I also told Luda: "You are more important to me than my eyes anyway. So if you would feel bad about my taking the "near" choice... intermediate is certainly good enough... I will choose that just for that reason. I do not want YOU to be upset." But she then said: "Well, if you pick intermediate and then feel bad about the quality of reading for the next 20 years, I don't want YOU to be upset." So in a way, we just reversed, in the car, going to the doctor's appointment. "Hey, this is just like that O'Henry story, where both sides ... consider their feelings about what makes the other one happy. But this time, BOTH possible endings are happy really, so it's not so bad." I also mentioned an economics professor I had decades ago at Harvard, who said: "People spend two much time agonizing over choices which are difficult because it's hard to tell which has more 'utility.' When the two choices are so close in value, it doesn't make much difference anyway.'" Ah, but sometimes the agonizing is because we need to reduce our uncertainty bounds, so that we get a better idea which is better... and one MIGHT be a whole lot better, if only we thought it through.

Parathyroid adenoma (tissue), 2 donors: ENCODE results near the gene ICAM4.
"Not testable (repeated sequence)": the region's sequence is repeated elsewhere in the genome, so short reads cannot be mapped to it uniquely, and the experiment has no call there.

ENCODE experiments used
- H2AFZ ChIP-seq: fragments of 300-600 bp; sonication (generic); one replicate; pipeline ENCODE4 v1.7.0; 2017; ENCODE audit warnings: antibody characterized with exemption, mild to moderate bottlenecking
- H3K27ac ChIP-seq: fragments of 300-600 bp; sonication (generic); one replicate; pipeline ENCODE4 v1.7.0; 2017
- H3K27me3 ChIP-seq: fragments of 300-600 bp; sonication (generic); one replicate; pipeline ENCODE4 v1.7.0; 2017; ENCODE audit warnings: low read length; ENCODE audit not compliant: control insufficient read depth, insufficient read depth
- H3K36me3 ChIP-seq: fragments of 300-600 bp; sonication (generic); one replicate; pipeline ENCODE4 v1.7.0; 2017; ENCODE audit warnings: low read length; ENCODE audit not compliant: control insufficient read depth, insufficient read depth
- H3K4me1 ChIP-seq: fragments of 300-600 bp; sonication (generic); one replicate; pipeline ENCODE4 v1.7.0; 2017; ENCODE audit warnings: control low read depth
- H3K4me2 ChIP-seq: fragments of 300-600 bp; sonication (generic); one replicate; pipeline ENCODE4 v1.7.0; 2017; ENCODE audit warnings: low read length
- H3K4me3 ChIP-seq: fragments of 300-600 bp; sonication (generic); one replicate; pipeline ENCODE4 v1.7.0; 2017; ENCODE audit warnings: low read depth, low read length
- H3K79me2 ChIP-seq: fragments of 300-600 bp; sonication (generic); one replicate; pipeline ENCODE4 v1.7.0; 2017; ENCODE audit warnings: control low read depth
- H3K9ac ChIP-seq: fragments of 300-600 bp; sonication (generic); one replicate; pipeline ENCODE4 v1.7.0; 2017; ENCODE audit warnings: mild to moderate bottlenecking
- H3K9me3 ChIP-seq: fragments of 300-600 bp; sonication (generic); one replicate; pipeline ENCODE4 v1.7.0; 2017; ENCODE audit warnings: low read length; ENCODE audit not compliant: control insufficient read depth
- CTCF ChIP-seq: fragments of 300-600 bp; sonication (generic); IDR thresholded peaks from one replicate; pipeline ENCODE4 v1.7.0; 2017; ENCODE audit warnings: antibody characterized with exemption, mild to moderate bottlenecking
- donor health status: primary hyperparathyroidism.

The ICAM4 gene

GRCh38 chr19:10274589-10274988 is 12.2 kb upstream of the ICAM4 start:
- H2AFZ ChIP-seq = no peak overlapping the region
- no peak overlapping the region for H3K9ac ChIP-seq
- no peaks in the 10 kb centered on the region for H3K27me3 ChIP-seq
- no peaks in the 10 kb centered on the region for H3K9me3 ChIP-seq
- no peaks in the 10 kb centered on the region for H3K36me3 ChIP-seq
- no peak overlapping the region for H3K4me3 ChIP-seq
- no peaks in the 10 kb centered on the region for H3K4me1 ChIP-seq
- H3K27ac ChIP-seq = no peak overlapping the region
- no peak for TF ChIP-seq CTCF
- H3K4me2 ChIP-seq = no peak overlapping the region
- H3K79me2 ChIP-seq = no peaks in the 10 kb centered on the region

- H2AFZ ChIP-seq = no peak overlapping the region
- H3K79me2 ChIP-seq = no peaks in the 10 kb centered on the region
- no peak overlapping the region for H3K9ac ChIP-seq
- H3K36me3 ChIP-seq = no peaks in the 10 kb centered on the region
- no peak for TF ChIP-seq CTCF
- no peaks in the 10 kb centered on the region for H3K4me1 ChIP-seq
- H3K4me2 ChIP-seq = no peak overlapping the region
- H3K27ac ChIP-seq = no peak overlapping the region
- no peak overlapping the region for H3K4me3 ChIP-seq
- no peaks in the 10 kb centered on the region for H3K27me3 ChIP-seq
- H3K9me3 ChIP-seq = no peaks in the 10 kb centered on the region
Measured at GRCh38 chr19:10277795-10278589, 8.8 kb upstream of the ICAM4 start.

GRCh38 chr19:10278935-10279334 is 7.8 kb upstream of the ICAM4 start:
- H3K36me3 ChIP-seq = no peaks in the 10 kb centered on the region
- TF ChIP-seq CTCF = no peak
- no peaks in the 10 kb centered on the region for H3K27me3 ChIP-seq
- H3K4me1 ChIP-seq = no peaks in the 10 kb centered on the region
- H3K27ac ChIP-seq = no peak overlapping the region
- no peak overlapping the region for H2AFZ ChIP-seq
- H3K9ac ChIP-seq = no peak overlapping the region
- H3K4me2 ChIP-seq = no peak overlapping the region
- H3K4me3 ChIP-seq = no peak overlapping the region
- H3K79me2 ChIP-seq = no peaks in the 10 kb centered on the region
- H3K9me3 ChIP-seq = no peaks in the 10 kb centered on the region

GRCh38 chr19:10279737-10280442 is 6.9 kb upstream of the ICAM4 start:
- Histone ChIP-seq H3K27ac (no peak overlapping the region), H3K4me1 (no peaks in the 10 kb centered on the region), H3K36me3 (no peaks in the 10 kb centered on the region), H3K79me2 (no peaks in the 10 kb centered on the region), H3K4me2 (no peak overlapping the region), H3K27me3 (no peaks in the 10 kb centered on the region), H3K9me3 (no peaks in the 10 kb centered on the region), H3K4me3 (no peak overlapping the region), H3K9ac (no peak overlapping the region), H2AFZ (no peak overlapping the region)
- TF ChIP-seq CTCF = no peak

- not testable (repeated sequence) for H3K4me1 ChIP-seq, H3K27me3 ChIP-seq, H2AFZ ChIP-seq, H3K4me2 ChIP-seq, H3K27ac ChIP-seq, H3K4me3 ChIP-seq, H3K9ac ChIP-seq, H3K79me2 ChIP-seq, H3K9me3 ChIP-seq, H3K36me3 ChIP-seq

First step in the doctor's office was eye exam for the right eye (and a little on the left.). The 20/30 to 20/20. A friendly Latina (Rosie?) did the test, asked about my experience, and answered a few questions. Yes, I am "totally off restrictions." Cheer number one -- now I am allowed to bend over again. (Not til I lived with that did I see how much of a hassle it was!) Cheer number two -- I can take a full shower, including my head. (Because infection was such a concern, I DID take showers this week -- while wearing sunglasses in the shower, lowering the showerhead to make sure no water flowed onto my head, and using baby wipes carefully for cleaning my head away from my right eye.)